John Baker is an entrepreneur in Australian wine, having developed a number of fine wine stores in the affluent suburbs of Sydney.
In 1999, he was introduced to an apparently priceless, and nearly forgotten, old collection of some of the greatest wines in the world. The collection, it was alleged, was that of Tsar Nicholas Second, with some additions by Stalin. And it was sitting in an almost-forgotten cellar just outside Tbilisi, Georgia. Sounds unlikely? Even today, this is a strange but compelling story. In 1999, when Georgia was still emerging from the collapse of the Soviet Union, it was even harder to get straight answers, or even safe passage. But the list he had been sent was tantalising: 1877 Lafite, 1891 Yquem…
As John writes, in “The Australian”:
“Really,” I said, struggling to keep the scepticism out of my voice. “Up to 50,000 bottles of some of the greatest wines in the world, sitting underground and forgotten at an obscure winery? Having passed through the hands of the Tsar or personally selected by Stalin? It’s just too outlandish.”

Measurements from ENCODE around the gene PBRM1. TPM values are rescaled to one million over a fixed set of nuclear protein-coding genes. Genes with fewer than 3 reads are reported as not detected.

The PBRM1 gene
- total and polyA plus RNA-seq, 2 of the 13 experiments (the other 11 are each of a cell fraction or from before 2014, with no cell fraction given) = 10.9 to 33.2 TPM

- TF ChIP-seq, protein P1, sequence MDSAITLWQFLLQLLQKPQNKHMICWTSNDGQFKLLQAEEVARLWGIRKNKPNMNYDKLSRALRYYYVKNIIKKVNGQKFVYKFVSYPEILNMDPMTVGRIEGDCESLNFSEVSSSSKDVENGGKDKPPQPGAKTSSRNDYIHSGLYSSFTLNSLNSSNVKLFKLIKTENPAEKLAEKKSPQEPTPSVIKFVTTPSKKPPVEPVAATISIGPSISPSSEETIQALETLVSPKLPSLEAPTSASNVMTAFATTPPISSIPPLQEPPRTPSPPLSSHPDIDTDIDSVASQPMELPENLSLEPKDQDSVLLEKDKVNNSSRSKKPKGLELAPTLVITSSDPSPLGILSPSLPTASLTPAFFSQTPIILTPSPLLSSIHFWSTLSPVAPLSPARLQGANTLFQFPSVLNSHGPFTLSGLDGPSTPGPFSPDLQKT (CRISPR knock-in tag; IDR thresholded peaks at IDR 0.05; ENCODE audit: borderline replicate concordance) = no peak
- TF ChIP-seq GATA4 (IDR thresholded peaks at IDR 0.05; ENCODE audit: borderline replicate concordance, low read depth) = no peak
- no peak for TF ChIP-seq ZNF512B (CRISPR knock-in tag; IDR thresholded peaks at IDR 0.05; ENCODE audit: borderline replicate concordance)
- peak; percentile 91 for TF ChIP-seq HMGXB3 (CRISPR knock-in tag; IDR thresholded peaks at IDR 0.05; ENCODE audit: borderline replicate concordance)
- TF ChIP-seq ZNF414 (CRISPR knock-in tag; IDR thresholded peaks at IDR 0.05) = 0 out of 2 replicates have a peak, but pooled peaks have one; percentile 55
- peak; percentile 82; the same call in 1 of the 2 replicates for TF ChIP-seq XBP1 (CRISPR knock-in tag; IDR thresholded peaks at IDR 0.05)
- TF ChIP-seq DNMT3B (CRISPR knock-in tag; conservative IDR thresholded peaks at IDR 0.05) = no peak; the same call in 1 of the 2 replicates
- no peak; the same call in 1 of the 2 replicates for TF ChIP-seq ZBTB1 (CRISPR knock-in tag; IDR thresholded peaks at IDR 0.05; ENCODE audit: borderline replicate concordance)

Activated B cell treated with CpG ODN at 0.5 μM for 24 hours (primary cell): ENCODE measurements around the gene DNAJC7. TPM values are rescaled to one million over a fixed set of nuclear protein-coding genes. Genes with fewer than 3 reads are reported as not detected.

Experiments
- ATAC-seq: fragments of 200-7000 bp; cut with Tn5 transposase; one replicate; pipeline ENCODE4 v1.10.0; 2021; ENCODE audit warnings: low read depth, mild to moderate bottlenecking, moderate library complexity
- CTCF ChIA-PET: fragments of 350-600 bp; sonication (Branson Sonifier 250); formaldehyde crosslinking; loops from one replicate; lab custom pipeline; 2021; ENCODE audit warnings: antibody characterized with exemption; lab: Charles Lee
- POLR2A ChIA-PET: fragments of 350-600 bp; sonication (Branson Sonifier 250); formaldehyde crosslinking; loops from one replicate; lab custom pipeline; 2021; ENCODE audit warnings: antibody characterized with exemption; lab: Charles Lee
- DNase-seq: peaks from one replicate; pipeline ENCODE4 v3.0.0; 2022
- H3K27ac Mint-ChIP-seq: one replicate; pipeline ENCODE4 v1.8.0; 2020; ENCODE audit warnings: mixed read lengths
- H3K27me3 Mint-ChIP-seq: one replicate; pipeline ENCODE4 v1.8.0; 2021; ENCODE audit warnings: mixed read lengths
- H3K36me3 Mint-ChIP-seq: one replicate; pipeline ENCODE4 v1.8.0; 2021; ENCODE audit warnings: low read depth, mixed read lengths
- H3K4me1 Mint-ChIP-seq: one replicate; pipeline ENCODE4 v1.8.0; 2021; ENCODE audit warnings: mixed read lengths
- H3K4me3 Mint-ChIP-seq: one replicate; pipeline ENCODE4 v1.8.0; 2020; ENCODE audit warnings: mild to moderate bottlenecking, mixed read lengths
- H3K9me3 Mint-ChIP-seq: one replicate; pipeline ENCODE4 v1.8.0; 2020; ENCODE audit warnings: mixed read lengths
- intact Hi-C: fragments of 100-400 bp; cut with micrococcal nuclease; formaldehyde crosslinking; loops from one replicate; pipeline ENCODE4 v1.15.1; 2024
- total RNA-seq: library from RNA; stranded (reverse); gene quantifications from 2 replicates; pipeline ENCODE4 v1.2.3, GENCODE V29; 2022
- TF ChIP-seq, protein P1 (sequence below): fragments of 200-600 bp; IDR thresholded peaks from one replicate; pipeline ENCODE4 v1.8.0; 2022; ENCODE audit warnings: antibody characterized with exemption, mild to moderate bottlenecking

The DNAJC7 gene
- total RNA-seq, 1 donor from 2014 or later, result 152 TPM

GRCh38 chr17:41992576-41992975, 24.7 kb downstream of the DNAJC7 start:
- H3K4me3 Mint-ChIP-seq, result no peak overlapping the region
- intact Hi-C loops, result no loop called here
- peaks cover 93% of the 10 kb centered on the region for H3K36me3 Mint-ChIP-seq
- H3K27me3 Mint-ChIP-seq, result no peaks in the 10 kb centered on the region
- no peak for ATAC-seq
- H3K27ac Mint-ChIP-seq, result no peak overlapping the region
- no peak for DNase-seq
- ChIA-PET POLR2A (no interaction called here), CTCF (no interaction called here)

Baker, who is a talented and engaging writer has written a book about his quest, with business colleagues, to inspect, authenticate and buy this priceless collection of wines. This week, The Australian published a riveting excerpt from his upcoming book “Stalin’s Wine Cellar”, which you can read here.